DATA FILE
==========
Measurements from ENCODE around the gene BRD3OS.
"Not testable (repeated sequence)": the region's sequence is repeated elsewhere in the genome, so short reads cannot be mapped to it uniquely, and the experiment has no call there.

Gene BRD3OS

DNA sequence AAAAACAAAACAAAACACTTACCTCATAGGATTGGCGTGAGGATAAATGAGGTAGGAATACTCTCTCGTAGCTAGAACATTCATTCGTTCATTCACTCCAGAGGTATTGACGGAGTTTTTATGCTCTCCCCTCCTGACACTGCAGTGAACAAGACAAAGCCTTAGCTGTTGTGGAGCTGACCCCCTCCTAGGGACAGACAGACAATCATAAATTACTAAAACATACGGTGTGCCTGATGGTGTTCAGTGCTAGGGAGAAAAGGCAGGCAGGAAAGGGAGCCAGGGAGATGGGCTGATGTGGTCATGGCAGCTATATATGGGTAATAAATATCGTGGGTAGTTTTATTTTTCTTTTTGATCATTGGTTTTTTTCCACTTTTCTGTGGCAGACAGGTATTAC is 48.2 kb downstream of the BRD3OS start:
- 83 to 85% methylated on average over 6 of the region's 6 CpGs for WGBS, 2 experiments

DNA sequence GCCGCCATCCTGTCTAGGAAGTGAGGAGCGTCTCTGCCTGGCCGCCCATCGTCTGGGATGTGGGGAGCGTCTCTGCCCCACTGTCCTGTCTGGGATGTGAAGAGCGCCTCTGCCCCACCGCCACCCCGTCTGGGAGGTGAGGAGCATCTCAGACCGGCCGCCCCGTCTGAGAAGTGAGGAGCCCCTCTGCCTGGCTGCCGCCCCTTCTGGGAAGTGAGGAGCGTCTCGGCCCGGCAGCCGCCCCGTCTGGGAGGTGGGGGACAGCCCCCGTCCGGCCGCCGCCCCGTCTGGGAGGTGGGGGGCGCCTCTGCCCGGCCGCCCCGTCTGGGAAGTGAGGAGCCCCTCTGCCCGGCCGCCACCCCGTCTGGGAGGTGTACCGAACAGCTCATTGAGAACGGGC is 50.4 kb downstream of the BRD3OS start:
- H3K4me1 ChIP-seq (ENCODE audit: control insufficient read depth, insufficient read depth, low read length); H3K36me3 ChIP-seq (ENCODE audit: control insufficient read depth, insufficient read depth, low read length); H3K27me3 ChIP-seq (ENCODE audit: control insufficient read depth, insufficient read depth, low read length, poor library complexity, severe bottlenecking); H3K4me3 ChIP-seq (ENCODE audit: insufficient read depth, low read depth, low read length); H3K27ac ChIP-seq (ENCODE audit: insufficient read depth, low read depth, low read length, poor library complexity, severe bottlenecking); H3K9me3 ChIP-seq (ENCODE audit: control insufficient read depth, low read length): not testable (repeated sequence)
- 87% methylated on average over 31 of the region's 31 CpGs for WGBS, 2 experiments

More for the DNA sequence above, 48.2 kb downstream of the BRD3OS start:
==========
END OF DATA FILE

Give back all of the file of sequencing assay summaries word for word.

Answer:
Measurements from ENCODE around the gene BRD3OS.
"Not testable (repeated sequence)": the region's sequence is repeated elsewhere in the genome, so short reads cannot be mapped to it uniquely, and the experiment has no call there.

Gene BRD3OS

DNA sequence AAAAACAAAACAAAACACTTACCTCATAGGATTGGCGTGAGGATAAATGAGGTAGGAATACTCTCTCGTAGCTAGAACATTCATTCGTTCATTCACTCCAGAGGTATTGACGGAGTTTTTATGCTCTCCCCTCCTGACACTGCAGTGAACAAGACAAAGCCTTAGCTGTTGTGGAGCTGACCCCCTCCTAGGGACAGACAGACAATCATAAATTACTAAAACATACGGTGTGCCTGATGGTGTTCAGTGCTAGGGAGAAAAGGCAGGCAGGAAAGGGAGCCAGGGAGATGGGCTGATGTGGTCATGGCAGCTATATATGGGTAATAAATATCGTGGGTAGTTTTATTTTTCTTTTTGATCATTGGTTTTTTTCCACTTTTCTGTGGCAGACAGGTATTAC is 48.2 kb downstream of the BRD3OS start:
- 83 to 85% methylated on average over 6 of the region's 6 CpGs for WGBS, 2 experiments

DNA sequence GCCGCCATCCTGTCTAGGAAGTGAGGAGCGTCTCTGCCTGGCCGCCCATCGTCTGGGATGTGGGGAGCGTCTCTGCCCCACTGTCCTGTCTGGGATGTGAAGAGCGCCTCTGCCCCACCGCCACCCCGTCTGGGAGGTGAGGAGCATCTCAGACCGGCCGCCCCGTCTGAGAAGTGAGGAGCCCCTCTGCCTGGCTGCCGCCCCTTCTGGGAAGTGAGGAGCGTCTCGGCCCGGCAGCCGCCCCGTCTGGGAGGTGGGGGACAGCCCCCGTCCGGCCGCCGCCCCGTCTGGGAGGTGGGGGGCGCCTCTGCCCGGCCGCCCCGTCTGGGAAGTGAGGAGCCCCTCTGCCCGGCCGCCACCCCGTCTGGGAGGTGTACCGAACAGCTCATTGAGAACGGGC is 50.4 kb downstream of the BRD3OS start:
- H3K4me1 ChIP-seq (ENCODE audit: control insufficient read depth, insufficient read depth, low read length); H3K36me3 ChIP-seq (ENCODE audit: control insufficient read depth, insufficient read depth, low read length); H3K27me3 ChIP-seq (ENCODE audit: control insufficient read depth, insufficient read depth, low read length, poor library complexity, severe bottlenecking); H3K4me3 ChIP-seq (ENCODE audit: insufficient read depth, low read depth, low read length); H3K27ac ChIP-seq (ENCODE audit: insufficient read depth, low read depth, low read length, poor library complexity, severe bottlenecking); H3K9me3 ChIP-seq (ENCODE audit: control insufficient read depth, low read length): not testable (repeated sequence)
- 87% methylated on average over 31 of the region's 31 CpGs for WGBS, 2 experiments

More for the DNA sequence above, 48.2 kb downstream of the BRD3OS start: